Newman, NM Golden State Limited Station - Photo?

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  • Member since
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Newman, NM Golden State Limited Station - Photo?
Posted by HistoryBuff on Tuesday, January 5, 2021 12:06 PM

Good morning all: This is my first post. I have a great interest in railroads during the Mexican revolutionary time period.

My question is this - We know that on June 27, 1915 former Mexican President Victoriano Huerta was riding the Golden State Limited from Kansas City to El Paso, TX to meet up there with his generals and supporters to put into place a rebellion that would lead to him becoming the president of Mexico again. He was to meet his famous general, Pablo Orozco to formally enter Mexico on the 28th to begin the rebellion.

Because of the presence of US agents in El Paso, they decided that Orozco would meet the train at the tiny Newman, NM station, just 20 miles north of El Paso in the middle of nowhere. It was scheduled to stop at 5:45am. As a station, according to a schedule I found it offered both telegraph and ticket services. It also must have had a telephone. Huerta and Orozco arrived on time with a car to transport the former president. They did not expect soldiers and agents from El Paso and Fort Bliss as well to meet them! Both men were arrested and put in custody at Fort Bliss. Much else happened, but that isn't relevant to my questions.

Newman, NM had, at the most 50 residents, mostly ranchers. It appears the station was also used as the local post office. Was that common back in 1915? Also does anyone have any ideas about how I might find a photo of the station to include in an article I am writing? I spent hours this weekend searching online, but found no photos. The agents "captured" Huerta in his "pullman coach." Does this indicate he had a private coach, or was it some kind of first class arrangement? There is much more of great interest (to me at least) about this place and train, but I won't bore you all any more than I already have, especially considering this is my first post. Thanks so much for any help or ideas you might have. My best wishes to all. 

  • Member since
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Posted by Flintlock76 on Tuesday, January 5, 2021 5:51 PM

Welcome aboard!

I can confirm that yes, it wasn't unusual at all for small-town railroad stations to do double-duty as post offices.  In fact, as late as 1958 the Susquehanna RR built a station in Oakland NJ that did just that.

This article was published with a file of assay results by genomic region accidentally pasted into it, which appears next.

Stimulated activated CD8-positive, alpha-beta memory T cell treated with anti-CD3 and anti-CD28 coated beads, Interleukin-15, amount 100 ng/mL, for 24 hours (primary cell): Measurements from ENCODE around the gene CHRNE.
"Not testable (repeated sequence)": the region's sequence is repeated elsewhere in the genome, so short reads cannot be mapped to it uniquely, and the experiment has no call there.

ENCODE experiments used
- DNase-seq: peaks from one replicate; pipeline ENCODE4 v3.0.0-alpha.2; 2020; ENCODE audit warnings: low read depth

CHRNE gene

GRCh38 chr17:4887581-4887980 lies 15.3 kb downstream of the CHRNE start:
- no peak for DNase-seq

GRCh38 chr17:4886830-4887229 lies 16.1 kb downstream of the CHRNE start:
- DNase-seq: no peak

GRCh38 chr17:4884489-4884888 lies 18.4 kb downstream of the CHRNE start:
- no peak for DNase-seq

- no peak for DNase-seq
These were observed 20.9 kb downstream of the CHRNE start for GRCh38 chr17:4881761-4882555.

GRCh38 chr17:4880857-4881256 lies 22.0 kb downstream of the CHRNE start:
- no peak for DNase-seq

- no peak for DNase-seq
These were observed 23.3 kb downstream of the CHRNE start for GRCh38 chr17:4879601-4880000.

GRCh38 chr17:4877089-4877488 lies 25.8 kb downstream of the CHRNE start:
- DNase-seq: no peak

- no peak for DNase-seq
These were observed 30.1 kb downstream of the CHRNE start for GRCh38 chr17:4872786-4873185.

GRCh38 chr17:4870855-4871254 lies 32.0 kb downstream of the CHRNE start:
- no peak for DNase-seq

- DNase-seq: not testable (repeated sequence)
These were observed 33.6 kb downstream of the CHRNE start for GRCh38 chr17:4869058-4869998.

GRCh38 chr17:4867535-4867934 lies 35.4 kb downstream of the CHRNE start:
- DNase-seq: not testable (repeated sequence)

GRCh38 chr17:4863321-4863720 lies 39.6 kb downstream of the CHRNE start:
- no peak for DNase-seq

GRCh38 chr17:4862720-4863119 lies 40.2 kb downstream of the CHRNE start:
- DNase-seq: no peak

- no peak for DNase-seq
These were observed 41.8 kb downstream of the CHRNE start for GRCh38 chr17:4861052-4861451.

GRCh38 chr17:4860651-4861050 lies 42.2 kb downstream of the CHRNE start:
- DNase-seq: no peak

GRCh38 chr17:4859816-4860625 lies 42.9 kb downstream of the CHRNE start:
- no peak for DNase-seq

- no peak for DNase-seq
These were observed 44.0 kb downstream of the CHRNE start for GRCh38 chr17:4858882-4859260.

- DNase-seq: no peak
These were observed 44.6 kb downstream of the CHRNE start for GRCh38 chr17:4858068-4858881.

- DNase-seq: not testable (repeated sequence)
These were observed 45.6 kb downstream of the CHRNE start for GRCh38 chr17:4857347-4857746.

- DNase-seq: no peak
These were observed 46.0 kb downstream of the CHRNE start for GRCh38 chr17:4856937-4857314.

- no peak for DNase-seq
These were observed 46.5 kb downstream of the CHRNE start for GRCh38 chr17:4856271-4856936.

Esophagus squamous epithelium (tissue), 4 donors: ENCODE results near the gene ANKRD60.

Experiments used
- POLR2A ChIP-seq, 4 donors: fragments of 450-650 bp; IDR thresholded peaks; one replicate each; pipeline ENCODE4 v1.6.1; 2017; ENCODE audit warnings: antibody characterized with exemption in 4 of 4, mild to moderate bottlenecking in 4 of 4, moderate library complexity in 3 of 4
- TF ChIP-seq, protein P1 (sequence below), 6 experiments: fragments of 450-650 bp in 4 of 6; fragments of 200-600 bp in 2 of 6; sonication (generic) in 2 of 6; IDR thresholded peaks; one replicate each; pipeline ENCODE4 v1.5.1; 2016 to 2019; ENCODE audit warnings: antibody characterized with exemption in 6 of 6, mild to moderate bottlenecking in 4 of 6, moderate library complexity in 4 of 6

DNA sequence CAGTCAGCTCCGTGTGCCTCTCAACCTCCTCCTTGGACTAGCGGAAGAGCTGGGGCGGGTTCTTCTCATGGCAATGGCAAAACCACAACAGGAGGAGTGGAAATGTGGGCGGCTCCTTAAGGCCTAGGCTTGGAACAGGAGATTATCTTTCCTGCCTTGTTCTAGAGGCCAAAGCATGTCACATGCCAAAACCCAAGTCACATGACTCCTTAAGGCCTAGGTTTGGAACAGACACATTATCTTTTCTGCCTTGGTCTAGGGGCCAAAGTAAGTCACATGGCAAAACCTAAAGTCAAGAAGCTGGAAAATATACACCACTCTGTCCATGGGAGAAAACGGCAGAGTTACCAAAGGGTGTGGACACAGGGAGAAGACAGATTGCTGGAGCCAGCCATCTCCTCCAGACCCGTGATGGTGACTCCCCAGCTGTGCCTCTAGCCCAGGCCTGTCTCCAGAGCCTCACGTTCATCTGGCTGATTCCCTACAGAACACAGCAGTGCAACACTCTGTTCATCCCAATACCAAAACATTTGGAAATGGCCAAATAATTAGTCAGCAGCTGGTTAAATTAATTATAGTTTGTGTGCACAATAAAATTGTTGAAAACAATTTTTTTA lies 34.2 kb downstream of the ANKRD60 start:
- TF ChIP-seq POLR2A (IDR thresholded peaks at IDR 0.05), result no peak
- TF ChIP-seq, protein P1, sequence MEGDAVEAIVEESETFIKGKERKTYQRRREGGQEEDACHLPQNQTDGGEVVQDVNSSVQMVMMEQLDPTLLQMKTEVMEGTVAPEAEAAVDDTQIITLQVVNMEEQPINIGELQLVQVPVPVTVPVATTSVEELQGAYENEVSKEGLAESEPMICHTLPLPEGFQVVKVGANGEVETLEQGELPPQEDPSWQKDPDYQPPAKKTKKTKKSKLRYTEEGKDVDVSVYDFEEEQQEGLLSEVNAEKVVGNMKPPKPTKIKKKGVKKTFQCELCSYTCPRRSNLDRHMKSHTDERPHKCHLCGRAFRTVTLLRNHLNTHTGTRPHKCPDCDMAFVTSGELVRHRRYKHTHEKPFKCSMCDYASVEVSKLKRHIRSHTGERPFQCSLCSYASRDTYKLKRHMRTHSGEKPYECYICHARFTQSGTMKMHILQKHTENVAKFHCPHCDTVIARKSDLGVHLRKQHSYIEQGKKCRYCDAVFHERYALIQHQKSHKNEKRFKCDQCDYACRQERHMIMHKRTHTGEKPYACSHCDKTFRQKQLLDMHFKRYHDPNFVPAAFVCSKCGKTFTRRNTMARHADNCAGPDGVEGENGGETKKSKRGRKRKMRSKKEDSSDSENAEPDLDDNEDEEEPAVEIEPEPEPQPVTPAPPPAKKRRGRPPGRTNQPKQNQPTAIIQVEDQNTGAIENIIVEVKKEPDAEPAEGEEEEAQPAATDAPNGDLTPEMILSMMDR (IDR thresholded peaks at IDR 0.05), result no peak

Unfortunately I can't help you with much more.  Maybe the fans of Southwestern railroading out there can chime in.

I just thought of something.  The Newman station was on the Santa Fe, wasn't it? Maybe the Santa Fe Historical Society can help you on this.  Here's the 'site.

https://sfrhms.org/

Good luck!

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Posted by Erik_Mag on Tuesday, January 5, 2021 9:54 PM

Wayne, a bit of a correction...

In 1915, Newman, NM would have been on the El Paso and Northeastern, which was a subsidiary of the El Paso and Southwestern (EP&SW). The EP&SW and EP&NE were bought by the Espee in 1924.

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Posted by rcdrye on Wednesday, January 6, 2021 6:32 AM

The agent functioned as the ticket agent, freight agent, express agent, telegraph office (railroad and probably Western Union), and apparently postmaster.  The real reason he was there was to issue train orders and verify the passage of trains. The agent got a fee for express and non-railroad telegrams, and a separate paycheck as postmaster - the railroad got rent from the Post Office as well.  The regular agent may also have had an apartment in the station.

An EP&SW wooden depot in Columbus AZ is still around as a museum.

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  • From: Henrico, VA
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Posted by Flintlock76 on Wednesday, January 6, 2021 9:19 AM

Erik_Mag
Wayne, a bit of a correction...

Thanks Erik!  I'm not an expert on the Southwest and it's railroads, by any means.

Maybe HistoryBuff will have better luck here?

https://sphts.org/

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